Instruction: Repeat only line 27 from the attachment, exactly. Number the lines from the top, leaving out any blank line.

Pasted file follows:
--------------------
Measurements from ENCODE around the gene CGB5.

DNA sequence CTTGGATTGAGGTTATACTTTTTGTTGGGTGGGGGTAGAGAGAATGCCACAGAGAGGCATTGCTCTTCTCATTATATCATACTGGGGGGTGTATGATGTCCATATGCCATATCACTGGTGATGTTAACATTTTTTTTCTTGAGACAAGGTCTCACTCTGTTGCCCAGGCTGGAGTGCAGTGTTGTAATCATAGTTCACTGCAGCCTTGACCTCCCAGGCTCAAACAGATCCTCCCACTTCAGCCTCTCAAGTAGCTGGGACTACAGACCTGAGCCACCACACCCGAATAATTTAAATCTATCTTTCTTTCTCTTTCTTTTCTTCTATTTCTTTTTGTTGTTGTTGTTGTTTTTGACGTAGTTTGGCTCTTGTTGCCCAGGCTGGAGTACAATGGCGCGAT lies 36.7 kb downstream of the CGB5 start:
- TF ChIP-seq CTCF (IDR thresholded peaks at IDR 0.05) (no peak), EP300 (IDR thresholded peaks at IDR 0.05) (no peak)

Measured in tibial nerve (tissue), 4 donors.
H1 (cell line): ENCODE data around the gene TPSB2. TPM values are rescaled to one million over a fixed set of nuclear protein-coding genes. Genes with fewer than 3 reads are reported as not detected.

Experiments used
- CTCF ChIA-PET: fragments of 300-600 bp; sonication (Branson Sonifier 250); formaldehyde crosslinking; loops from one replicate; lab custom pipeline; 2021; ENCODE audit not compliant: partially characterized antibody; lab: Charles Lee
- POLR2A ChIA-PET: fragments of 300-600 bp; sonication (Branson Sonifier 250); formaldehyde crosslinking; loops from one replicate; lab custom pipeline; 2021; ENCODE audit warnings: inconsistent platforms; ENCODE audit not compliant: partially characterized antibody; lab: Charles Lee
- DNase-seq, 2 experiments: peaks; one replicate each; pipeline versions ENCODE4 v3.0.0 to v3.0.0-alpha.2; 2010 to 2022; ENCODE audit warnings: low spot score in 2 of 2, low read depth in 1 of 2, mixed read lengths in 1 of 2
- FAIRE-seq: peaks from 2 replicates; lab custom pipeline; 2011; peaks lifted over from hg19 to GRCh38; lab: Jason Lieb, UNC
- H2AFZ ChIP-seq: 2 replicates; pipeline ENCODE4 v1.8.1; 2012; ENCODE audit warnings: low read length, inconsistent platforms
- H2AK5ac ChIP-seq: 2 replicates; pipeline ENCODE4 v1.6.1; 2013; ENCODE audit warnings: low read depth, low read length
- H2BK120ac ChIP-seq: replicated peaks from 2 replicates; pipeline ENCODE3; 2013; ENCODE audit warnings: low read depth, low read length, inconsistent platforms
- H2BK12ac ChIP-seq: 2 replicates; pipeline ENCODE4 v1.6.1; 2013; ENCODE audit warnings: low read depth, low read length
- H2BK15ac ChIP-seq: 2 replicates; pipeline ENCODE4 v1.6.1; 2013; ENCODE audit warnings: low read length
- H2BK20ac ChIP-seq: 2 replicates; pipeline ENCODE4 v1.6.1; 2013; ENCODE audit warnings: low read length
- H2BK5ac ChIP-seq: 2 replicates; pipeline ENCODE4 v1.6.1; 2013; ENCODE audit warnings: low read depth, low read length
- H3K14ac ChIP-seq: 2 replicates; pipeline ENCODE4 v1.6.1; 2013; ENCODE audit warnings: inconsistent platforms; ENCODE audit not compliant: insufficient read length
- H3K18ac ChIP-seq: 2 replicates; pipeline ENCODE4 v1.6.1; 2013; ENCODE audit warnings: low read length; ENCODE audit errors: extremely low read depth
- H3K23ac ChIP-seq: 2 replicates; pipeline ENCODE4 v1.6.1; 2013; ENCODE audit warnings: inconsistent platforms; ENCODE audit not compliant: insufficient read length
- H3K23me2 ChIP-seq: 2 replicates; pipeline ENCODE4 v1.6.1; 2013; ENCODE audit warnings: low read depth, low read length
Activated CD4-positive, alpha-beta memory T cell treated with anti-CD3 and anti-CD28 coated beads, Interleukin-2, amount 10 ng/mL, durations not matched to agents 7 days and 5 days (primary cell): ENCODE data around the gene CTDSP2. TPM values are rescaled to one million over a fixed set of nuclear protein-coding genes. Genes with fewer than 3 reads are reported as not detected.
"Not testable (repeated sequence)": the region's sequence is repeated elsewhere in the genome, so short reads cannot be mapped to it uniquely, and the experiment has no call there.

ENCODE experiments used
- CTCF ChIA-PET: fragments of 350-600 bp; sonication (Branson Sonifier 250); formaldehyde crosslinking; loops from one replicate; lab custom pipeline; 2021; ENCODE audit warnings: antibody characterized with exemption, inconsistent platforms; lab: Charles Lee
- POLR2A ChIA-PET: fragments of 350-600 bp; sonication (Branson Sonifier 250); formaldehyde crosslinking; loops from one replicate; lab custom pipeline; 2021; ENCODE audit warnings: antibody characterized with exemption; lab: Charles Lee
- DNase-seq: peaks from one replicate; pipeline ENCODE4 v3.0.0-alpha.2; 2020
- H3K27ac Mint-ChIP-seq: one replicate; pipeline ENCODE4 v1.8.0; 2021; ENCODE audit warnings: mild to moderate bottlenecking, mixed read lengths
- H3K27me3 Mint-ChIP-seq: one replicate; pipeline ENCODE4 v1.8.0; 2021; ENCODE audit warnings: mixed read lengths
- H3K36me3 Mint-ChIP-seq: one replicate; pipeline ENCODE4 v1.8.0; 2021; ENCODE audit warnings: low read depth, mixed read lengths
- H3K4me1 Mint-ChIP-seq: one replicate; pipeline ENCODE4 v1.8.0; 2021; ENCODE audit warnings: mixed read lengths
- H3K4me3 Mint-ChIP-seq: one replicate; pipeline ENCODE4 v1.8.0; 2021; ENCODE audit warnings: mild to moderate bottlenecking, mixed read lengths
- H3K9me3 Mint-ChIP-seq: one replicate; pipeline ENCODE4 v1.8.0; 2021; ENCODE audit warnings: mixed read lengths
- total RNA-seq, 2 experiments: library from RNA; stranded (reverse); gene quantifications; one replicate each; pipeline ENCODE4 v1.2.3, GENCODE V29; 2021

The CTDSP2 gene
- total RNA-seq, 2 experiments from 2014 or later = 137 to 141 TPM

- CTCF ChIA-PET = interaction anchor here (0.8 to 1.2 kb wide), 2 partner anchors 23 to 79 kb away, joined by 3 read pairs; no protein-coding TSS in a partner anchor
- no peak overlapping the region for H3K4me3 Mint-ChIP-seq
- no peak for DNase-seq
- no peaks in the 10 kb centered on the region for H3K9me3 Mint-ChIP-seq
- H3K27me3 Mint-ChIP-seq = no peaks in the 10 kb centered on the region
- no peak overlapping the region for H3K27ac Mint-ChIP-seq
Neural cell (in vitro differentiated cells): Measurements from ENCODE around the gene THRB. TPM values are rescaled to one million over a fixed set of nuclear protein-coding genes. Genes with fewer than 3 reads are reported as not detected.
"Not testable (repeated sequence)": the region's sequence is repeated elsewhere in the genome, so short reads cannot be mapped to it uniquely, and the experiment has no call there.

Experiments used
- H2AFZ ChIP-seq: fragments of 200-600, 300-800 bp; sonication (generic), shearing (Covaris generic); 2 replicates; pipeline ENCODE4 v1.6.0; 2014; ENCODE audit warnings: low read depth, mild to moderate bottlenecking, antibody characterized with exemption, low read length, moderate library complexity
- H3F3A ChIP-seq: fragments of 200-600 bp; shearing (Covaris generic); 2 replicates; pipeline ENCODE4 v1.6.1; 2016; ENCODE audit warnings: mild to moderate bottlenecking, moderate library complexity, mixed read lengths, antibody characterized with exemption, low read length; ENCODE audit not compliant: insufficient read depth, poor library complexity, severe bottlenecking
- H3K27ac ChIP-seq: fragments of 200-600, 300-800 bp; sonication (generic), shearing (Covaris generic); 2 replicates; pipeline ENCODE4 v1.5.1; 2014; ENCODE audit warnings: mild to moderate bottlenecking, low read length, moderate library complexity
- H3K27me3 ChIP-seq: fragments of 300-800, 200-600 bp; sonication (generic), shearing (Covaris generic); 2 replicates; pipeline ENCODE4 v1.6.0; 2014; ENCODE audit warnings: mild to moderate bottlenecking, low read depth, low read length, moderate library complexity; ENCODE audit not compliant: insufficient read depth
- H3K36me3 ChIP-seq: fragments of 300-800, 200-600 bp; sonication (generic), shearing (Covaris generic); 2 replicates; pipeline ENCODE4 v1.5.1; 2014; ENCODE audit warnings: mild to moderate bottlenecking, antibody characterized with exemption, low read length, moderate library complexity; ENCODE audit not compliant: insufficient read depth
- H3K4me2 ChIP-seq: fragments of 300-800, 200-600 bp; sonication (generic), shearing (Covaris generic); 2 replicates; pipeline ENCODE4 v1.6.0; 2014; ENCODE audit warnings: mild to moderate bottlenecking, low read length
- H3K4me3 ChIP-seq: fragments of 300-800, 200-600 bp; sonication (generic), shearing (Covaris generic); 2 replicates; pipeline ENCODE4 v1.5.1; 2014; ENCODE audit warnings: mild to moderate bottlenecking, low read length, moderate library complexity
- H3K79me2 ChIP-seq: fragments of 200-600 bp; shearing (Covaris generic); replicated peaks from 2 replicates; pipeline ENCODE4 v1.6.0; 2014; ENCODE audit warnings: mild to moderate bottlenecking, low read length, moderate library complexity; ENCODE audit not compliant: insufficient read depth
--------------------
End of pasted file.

- DNase-seq: peaks from one replicate; pipeline ENCODE4 v3.0.0-alpha.2; 2020